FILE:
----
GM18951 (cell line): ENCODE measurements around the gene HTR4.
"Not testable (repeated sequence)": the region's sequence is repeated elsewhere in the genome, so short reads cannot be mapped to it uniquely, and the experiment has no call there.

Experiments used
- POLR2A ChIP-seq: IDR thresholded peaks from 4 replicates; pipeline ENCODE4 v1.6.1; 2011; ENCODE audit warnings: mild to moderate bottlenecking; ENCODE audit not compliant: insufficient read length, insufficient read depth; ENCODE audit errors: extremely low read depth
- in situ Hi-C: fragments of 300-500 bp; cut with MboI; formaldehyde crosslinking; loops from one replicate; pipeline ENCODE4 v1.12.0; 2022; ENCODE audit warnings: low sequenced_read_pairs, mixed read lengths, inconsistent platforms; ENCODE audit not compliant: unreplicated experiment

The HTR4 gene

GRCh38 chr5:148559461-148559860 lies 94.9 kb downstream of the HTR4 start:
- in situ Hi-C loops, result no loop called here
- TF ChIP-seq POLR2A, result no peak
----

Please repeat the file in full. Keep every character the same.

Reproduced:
GM18951 (cell line): ENCODE measurements around the gene HTR4.
"Not testable (repeated sequence)": the region's sequence is repeated elsewhere in the genome, so short reads cannot be mapped to it uniquely, and the experiment has no call there.

Experiments used
- POLR2A ChIP-seq: IDR thresholded peaks from 4 replicates; pipeline ENCODE4 v1.6.1; 2011; ENCODE audit warnings: mild to moderate bottlenecking; ENCODE audit not compliant: insufficient read length, insufficient read depth; ENCODE audit errors: extremely low read depth
- in situ Hi-C: fragments of 300-500 bp; cut with MboI; formaldehyde crosslinking; loops from one replicate; pipeline ENCODE4 v1.12.0; 2022; ENCODE audit warnings: low sequenced_read_pairs, mixed read lengths, inconsistent platforms; ENCODE audit not compliant: unreplicated experiment

The HTR4 gene

GRCh38 chr5:148559461-148559860 lies 94.9 kb downstream of the HTR4 start:
- in situ Hi-C loops, result no loop called here
- TF ChIP-seq POLR2A, result no peak